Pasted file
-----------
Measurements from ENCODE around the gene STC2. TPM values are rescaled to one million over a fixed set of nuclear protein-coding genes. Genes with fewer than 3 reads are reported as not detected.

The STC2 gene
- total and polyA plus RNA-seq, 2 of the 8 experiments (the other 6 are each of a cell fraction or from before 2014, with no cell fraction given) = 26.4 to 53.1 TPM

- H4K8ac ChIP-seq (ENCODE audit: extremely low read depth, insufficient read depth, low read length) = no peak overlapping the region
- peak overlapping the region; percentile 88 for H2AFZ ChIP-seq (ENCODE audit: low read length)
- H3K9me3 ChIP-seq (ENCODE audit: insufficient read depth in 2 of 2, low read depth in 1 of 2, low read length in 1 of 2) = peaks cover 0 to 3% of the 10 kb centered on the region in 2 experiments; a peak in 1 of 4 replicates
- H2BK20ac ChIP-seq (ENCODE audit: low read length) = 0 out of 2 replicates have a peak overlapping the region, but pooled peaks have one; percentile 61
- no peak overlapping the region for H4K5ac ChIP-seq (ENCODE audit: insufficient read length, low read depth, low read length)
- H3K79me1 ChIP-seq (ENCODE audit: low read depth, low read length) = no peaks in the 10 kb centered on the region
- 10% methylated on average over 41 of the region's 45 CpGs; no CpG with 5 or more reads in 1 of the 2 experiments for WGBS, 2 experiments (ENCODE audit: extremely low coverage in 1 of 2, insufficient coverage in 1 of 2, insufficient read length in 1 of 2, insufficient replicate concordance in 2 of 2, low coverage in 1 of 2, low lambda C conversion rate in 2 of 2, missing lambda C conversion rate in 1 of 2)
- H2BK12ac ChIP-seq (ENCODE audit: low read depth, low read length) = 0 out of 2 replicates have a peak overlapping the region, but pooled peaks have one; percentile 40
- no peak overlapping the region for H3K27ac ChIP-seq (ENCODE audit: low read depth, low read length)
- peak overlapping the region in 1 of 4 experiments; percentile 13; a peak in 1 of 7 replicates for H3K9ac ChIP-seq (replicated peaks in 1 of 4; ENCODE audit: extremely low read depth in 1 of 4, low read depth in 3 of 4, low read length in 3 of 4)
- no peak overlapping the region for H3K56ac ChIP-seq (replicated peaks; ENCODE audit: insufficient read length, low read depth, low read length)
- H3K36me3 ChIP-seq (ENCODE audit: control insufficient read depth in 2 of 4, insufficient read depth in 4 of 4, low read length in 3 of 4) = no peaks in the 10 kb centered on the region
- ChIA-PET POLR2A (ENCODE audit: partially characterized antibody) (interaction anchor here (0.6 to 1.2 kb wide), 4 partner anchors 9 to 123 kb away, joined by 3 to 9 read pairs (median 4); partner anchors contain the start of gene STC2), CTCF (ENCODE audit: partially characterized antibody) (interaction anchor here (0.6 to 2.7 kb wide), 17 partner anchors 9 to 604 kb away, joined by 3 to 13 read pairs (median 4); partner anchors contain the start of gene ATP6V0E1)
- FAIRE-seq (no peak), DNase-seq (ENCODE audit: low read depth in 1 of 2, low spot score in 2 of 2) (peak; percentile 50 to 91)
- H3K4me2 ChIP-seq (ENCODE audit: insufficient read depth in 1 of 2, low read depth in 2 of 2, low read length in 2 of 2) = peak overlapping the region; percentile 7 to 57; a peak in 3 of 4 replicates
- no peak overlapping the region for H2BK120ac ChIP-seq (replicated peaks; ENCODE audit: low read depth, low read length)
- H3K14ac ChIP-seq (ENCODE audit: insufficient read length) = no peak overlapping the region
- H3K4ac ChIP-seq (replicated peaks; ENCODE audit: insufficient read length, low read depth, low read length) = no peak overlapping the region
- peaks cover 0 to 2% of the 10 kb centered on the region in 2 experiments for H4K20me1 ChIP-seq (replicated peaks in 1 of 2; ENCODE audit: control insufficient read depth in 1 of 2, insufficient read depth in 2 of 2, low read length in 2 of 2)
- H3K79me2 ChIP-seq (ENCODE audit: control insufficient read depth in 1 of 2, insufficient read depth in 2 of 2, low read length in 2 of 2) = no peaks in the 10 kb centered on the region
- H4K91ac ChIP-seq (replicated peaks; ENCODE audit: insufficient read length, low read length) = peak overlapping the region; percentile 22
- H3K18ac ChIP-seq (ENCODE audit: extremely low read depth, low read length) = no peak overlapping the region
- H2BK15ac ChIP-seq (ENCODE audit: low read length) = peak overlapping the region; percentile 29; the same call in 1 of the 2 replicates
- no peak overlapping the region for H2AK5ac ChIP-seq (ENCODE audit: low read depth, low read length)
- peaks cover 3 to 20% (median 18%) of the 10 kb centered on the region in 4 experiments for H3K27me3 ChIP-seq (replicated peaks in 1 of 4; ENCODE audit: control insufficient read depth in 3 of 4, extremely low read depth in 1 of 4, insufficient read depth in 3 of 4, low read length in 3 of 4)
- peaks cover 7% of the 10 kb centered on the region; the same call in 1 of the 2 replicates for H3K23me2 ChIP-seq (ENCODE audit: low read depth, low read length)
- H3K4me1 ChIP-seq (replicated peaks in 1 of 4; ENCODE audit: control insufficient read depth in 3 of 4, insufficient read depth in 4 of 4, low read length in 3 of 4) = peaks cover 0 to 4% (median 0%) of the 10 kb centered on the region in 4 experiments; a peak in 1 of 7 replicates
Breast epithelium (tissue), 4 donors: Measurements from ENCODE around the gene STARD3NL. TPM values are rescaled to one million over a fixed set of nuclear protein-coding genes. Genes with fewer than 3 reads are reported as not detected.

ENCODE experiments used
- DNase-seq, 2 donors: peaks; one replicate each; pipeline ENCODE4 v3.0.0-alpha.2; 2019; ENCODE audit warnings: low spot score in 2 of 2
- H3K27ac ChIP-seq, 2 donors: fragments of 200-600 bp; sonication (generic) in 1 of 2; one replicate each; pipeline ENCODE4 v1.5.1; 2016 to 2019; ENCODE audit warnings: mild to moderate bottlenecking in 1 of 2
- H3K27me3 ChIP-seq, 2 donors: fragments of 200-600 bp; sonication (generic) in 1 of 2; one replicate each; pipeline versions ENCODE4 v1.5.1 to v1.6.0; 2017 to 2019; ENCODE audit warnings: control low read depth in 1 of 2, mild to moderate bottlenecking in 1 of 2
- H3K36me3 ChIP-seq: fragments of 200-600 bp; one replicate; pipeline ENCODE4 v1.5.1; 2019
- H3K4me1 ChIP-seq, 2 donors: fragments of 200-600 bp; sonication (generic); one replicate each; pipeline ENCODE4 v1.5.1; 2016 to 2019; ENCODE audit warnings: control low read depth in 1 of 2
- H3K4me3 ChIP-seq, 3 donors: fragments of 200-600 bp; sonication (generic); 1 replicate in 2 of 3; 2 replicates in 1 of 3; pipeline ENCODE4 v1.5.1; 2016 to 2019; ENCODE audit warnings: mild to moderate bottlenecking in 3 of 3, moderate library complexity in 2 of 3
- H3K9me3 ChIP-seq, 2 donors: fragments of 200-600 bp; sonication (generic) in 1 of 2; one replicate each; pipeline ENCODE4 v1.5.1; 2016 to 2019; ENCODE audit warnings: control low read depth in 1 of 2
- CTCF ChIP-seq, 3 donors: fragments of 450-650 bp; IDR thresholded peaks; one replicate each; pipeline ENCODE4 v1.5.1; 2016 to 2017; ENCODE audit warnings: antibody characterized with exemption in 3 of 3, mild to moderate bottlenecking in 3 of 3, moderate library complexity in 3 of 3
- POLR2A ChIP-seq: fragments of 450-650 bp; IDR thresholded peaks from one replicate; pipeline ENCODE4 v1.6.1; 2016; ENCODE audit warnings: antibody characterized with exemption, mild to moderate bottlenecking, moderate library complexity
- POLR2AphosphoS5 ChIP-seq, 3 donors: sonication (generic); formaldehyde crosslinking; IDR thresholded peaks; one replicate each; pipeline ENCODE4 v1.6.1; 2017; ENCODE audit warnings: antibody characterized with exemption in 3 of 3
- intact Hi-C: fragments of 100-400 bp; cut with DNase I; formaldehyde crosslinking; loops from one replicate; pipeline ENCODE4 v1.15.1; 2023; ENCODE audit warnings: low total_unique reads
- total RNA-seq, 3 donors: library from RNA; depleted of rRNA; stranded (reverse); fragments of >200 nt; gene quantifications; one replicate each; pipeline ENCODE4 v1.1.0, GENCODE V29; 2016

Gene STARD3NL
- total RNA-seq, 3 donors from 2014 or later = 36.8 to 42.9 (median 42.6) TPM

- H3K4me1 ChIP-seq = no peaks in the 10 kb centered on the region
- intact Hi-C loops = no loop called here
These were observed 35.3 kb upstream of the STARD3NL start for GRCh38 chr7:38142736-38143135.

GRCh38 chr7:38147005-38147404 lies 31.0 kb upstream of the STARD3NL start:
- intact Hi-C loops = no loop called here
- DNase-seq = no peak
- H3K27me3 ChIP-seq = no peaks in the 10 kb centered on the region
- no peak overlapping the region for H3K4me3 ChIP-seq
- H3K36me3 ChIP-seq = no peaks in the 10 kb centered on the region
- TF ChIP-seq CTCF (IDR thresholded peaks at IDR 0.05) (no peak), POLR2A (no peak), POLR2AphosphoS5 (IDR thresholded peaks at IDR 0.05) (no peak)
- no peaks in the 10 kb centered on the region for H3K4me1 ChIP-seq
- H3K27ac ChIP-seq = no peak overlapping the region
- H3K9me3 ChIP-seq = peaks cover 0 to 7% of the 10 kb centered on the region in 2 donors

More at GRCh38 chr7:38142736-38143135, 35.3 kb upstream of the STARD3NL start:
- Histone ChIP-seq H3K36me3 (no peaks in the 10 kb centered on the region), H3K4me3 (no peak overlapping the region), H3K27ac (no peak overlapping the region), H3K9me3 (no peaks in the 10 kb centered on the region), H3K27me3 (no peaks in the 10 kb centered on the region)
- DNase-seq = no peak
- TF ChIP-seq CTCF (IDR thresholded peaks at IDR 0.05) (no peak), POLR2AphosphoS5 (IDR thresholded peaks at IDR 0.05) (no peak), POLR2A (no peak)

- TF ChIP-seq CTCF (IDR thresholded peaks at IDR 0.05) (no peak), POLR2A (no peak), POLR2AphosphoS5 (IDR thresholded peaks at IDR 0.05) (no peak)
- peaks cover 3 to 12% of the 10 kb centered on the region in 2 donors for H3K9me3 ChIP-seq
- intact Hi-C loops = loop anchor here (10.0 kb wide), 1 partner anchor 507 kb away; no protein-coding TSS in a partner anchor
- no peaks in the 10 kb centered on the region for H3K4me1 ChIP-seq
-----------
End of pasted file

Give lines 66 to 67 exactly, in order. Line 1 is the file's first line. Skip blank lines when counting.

- intact Hi-C loops = loop anchor here (10.0 kb wide), 1 partner anchor 507 kb away; no protein-coding TSS in a partner anchor
- no peaks in the 10 kb centered on the region for H3K4me1 ChIP-seq